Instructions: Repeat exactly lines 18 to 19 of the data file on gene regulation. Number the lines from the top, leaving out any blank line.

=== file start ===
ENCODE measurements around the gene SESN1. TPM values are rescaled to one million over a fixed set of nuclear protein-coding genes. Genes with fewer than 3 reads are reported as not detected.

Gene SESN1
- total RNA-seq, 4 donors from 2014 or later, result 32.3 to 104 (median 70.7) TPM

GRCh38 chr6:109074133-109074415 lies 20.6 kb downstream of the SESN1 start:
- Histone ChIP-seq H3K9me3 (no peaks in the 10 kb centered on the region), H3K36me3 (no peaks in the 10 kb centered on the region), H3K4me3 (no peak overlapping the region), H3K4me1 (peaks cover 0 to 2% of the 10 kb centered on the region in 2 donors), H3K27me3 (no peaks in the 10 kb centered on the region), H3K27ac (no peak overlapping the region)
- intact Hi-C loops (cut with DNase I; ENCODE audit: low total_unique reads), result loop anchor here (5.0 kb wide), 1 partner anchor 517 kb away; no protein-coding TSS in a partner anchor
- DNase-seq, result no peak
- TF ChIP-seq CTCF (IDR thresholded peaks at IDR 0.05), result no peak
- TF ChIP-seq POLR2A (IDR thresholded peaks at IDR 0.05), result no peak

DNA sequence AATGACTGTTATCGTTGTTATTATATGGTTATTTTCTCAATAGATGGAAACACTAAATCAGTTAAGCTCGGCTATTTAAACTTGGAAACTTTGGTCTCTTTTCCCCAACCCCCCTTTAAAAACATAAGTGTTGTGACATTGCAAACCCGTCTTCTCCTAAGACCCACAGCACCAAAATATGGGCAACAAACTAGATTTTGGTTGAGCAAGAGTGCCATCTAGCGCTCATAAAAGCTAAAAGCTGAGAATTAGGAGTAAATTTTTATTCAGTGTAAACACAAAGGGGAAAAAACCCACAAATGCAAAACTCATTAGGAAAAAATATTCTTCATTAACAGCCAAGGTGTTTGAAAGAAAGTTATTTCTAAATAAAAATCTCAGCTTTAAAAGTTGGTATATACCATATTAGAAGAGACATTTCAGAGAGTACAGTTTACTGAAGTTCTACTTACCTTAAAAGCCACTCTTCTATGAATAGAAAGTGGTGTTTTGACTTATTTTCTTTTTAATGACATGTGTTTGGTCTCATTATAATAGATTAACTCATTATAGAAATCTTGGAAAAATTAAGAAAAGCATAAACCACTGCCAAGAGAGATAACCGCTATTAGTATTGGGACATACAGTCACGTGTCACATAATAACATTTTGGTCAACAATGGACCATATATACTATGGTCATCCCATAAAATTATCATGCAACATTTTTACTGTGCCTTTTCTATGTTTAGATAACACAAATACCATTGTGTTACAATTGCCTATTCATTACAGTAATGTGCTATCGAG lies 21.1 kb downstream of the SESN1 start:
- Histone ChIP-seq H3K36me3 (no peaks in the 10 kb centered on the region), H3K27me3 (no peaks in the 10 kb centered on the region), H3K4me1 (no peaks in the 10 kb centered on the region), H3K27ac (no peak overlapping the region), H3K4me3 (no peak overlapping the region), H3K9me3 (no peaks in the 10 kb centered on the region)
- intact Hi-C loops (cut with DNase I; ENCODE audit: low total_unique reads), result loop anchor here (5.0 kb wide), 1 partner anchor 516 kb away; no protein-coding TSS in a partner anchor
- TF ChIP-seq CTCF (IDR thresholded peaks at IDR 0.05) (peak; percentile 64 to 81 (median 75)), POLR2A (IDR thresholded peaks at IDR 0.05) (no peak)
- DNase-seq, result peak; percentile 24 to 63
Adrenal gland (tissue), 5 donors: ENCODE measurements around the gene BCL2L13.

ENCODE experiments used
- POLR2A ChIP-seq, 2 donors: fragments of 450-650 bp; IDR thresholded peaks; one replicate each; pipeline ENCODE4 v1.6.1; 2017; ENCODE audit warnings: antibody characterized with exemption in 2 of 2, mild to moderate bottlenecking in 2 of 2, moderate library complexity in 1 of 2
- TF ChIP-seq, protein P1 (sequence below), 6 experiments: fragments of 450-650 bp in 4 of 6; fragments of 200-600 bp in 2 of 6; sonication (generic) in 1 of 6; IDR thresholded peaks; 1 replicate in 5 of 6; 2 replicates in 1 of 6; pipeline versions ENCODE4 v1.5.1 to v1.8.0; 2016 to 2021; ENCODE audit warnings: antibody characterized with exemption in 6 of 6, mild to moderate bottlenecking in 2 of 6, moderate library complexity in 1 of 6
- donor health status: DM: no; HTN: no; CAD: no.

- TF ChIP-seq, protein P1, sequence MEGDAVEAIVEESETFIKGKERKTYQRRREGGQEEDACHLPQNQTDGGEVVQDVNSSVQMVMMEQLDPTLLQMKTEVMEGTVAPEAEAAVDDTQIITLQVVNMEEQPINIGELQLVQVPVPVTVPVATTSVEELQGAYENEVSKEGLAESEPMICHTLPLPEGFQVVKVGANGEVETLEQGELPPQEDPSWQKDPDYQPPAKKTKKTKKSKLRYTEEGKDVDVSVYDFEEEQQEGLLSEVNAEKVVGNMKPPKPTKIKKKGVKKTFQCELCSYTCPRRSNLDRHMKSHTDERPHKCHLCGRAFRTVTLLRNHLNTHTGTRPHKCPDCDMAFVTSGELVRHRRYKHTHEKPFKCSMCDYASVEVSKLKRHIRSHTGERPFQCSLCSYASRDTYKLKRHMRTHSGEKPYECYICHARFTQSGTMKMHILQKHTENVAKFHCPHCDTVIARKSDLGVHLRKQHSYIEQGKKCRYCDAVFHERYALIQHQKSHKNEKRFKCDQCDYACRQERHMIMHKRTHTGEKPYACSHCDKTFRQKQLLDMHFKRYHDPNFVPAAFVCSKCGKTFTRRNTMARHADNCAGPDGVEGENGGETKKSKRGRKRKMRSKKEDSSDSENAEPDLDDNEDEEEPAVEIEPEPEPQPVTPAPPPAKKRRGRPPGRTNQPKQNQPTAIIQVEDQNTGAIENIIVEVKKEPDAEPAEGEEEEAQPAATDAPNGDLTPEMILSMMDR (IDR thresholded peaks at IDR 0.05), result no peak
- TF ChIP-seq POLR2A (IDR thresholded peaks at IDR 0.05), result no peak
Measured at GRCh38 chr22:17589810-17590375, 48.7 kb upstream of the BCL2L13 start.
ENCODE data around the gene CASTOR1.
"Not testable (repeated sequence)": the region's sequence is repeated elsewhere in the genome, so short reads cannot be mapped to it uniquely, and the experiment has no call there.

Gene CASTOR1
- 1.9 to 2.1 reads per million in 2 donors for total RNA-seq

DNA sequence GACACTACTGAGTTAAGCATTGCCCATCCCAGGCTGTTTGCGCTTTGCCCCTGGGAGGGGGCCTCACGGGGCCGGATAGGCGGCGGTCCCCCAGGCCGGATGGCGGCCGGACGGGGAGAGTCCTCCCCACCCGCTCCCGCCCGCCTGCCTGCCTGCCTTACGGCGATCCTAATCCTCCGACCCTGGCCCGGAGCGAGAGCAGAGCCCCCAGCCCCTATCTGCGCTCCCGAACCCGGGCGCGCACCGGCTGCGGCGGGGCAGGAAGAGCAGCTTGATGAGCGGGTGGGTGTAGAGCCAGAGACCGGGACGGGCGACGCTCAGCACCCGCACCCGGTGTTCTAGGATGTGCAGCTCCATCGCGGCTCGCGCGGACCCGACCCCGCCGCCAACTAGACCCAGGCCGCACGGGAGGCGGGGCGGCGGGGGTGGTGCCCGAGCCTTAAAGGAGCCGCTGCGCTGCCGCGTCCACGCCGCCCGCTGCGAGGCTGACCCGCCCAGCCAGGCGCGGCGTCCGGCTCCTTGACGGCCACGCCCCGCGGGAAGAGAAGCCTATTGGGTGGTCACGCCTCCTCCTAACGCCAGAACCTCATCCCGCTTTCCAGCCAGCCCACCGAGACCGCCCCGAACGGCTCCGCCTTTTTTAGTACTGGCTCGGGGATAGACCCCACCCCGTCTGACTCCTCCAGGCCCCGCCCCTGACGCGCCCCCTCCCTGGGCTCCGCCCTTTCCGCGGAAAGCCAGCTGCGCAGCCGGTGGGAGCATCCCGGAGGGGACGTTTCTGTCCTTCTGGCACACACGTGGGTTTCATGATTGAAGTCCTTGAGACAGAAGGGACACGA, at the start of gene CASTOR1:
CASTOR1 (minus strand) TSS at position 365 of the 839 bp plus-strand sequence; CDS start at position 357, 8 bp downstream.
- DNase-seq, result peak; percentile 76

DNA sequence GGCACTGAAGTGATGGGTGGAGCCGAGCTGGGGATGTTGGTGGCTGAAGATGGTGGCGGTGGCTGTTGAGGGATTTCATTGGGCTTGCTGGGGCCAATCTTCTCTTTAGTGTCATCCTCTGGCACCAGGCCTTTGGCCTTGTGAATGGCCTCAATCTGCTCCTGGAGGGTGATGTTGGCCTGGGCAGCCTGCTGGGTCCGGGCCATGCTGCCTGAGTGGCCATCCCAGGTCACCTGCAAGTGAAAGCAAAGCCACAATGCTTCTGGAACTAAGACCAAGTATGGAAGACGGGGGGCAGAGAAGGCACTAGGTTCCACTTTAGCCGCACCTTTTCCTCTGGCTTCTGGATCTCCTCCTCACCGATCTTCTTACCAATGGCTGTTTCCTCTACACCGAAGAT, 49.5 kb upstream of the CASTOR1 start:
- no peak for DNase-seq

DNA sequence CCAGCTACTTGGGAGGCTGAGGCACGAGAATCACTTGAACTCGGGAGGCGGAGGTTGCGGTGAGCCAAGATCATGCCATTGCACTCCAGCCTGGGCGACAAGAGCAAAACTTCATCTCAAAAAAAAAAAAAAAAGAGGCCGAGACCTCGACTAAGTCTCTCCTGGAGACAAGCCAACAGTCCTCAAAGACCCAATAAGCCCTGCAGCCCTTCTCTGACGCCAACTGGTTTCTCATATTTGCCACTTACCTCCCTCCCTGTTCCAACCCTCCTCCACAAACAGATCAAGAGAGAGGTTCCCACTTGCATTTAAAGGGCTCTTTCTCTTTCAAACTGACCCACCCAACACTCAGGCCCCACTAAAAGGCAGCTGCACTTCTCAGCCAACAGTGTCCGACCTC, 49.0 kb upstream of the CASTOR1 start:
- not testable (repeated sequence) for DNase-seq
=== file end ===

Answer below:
- TF ChIP-seq, protein P1 (sequence below), 6 experiments: fragments of 450-650 bp in 4 of 6; fragments of 200-600 bp in 2 of 6; sonication (generic) in 1 of 6; IDR thresholded peaks; 1 replicate in 5 of 6; 2 replicates in 1 of 6; pipeline versions ENCODE4 v1.5.1 to v1.8.0; 2016 to 2021; ENCODE audit warnings: antibody characterized with exemption in 6 of 6, mild to moderate bottlenecking in 2 of 6, moderate library complexity in 1 of 6
- donor health status: DM: no; HTN: no; CAD: no.